Concurrently new building blocks are being synthesized to provide more possibilities to further optimize the optical and electronic properties of the final material. Take benzothiadiazole (BT) as an example (Figure 2). Benzothiadiazole (BT) is one of the most commonly used building blocks for the construction of D-A type conjugated polymers. By carrying out structural modification of the backbone, a series of new electron-deficient moieties with different electronic properties can be prepared. One strategy is to replace the sulfur atom in the thiadiazole hetero-cycle with other elements such as carbon [46], oxygen [47,48], nitrogen [49], selenium [50,51], etc. The new building blocks have various electron withdrawing properties and hence are useful in tuning the properties of the polymer materials. The second strategy is to introduce substitutions on the BT unit, such as fluorine atoms [52-60], alkoxy groups [61-65], or replacement of C-H with imine nitrogen [66-69]. More building blocks can be prepared with the combination of these two strategies [70-75]. The third strategy is to extend the π-conjugation of the BT unit to prepare π-extended moieties [76-81]. Extension of the π-backbone is a versatile route to tune the electronic properties of the BT unit; however, the new building blocks typically exhibit poorer solubility and have to be prepared in longer synthetic steps. For example, by fusion of one more thiadiazole ring to the BT unit, bis-benzothiadiazole (BBT) can be prepared and possess much higher electron deficiency but poorer solubility.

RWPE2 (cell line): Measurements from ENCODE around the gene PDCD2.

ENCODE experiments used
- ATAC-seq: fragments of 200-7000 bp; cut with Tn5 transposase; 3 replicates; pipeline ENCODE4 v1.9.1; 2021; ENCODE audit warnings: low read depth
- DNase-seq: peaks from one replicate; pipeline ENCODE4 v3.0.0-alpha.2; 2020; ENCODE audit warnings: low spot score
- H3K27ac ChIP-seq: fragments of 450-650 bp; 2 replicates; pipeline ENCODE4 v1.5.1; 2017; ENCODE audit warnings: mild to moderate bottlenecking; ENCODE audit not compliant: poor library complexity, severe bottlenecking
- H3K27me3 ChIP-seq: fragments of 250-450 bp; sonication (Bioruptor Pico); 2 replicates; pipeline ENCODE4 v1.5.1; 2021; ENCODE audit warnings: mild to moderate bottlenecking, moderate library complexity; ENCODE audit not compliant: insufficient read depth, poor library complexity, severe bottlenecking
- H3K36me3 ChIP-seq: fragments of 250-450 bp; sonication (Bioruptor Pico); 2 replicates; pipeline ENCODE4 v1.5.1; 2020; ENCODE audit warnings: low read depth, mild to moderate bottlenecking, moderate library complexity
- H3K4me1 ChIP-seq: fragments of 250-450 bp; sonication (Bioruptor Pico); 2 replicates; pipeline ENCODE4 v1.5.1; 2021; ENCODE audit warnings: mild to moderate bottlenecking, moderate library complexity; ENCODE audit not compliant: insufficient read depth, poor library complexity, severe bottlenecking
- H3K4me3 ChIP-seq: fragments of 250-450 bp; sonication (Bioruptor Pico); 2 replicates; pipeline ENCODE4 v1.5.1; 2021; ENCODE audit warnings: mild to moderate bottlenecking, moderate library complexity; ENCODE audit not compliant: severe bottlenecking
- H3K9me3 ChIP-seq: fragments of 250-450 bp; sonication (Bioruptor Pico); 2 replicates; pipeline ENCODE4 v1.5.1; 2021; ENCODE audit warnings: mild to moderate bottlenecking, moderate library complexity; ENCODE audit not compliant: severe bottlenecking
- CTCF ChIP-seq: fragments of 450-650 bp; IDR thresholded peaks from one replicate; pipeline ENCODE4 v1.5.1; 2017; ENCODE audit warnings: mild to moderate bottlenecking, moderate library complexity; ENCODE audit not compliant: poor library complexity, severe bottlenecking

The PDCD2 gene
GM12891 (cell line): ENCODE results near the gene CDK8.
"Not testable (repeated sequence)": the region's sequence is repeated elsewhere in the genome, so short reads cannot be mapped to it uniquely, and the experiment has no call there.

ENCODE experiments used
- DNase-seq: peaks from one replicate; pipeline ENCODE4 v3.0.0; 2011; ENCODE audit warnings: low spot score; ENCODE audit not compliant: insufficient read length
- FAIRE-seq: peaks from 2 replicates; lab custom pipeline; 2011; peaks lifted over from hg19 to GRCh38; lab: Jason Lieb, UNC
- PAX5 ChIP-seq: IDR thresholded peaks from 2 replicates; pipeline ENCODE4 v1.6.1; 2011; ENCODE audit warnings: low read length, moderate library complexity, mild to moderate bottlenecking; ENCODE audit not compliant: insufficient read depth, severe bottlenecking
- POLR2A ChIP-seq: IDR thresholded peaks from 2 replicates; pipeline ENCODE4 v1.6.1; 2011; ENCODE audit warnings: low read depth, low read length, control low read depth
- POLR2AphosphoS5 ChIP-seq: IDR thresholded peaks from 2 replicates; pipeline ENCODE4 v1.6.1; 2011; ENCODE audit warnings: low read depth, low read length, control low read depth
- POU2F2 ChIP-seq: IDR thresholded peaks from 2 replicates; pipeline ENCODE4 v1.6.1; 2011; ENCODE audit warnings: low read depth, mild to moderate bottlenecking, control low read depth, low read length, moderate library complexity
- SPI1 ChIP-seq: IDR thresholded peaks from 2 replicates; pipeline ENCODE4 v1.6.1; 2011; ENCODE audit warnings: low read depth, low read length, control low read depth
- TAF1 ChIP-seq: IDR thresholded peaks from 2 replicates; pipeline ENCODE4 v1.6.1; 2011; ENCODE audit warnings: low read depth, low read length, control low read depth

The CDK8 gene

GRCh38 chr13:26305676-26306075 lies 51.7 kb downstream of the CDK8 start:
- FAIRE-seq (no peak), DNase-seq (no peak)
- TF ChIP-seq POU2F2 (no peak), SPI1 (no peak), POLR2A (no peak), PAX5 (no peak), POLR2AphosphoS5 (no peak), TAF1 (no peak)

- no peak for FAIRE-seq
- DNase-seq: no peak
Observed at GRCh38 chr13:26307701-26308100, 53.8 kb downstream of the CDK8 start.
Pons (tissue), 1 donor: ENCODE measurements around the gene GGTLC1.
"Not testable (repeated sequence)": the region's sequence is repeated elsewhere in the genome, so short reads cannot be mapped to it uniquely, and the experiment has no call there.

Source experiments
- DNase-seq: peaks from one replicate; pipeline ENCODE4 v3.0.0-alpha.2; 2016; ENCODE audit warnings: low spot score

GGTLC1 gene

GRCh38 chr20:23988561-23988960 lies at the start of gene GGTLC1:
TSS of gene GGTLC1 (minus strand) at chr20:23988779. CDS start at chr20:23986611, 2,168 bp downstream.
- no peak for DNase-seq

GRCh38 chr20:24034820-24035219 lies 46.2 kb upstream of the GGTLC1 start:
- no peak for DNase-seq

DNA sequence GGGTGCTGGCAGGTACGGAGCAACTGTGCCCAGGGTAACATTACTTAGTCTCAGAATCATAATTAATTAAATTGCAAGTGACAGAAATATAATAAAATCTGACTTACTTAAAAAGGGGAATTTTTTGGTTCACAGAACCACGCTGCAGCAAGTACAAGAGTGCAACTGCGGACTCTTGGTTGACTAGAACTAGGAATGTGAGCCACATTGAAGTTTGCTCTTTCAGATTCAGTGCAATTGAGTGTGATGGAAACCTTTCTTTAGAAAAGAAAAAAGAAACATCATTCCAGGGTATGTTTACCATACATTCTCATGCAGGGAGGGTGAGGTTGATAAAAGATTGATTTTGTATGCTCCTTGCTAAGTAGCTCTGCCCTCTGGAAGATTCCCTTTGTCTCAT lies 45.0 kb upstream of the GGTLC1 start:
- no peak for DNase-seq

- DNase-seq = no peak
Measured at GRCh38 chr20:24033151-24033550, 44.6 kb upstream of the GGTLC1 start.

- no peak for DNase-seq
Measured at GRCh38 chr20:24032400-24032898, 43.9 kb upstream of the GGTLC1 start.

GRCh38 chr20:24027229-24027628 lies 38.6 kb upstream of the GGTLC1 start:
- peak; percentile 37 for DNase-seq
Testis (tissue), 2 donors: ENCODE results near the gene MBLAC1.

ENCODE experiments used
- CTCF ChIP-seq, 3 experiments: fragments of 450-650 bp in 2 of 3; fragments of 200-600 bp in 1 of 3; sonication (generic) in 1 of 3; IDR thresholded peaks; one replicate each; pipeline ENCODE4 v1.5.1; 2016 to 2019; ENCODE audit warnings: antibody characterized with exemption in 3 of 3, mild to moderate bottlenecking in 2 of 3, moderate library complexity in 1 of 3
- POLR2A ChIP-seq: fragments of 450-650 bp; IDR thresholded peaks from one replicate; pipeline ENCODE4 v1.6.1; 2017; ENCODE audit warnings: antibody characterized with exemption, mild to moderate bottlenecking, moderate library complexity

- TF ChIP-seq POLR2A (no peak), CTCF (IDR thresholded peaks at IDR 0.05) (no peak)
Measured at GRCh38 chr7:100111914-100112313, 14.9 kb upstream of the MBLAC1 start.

Figure 2.

Evolution of benzothiadiazole (BT) based electron withdrawing moieties for the preparation of D-A type light absorbing polymers.

Out of all these strategies, the substitution of fluorine atoms on the aromatic backbone turns out to be a very efficient approach to achieve high-performance OPV materials. Introduction of fluorine substitutions has minor influence on the absorption behavior of the polymer; however, it induces a decrease of the frontier orbital energy levels due to its strong electronegativity and consequently the fluorinated polymers typically exhibit higher open circuit voltage (Voc). The advantages of fluorine in OPV polymer have been demonstrated by Zhou et al. [82] Polymer PBnDT-DTBT (Figure 3) exhibits a HOMO and LUMO energy level at-5.20 eV and-2.92 eV, respectively. After addition of two fluorine atoms on the BT unit, the HOMO and LUMO energy level of PBnDT-DTffBT decreases to-5.30 eV and-2.97 eV, respectively. PBnDT-DTBT/PC61BM based solar cell device exhibits the best PCE=5.0% with Jsc=10.03 mA cm-2, Voc=0.87 V and FF=0.57. For PBnDT-DTffBT, the best device exhibits PCE=7.2% with Jsc=12.91 mA cm-2, Voc=0.91 V and FF=0.61. It is found that after attachment of the fluorine atoms on the repeating unit, the short circuit current, the open circuit voltage and the factor are all enhanced.


Figure 3.

Chemical structures of PBnDT-DTBT and PBnDT-DTffBT.

The longer synthesis steps for the more complicated building blocks are also a concern if they are to attract industrial attention. Although achieving materials in a cost-effective way is generally neglected in the academic publication and in many cases the complicated synthesis of a monomer is considered as novelty of the work, a simple, high yield and easily scalable synthesis of materials is highly desirable in the industry from the application point of view. For example, 4,7-dibromobenzo[c][1,2,5]thiadiazole can be prepared in three steps from 1,2-phenylenediamine (Scheme 1). As this building block is so commonly used nowadays, it has become commercially available by vendors such as Sigma Aldrich. While for alkylated 4,8-dibromo-[1,2,5]thiadiazole[3,4-f]benzotriazole [83], which is a BT unit fused with a triazole hetero-cycle, is prepared with four more synthetic steps from 4,7-dibromobenzo[c][1,2,5]thiadiazole. According to a recent estimation [84], the cost per gram of the final material increases linearly with the number of synthetic steps needed for the synthesis. The extended synthesis would definitely reduce the potential applicability of the material, as the value of a material is a compromise between the performance and the cost.


Sheme 1.

Synthetic routes of 4,7-dibromobenzo[c][1,2,5]thiadiazole and alkylated 4,8-dibromo-[1,2,5]thiadiazole[3,4-f]benzotriazole.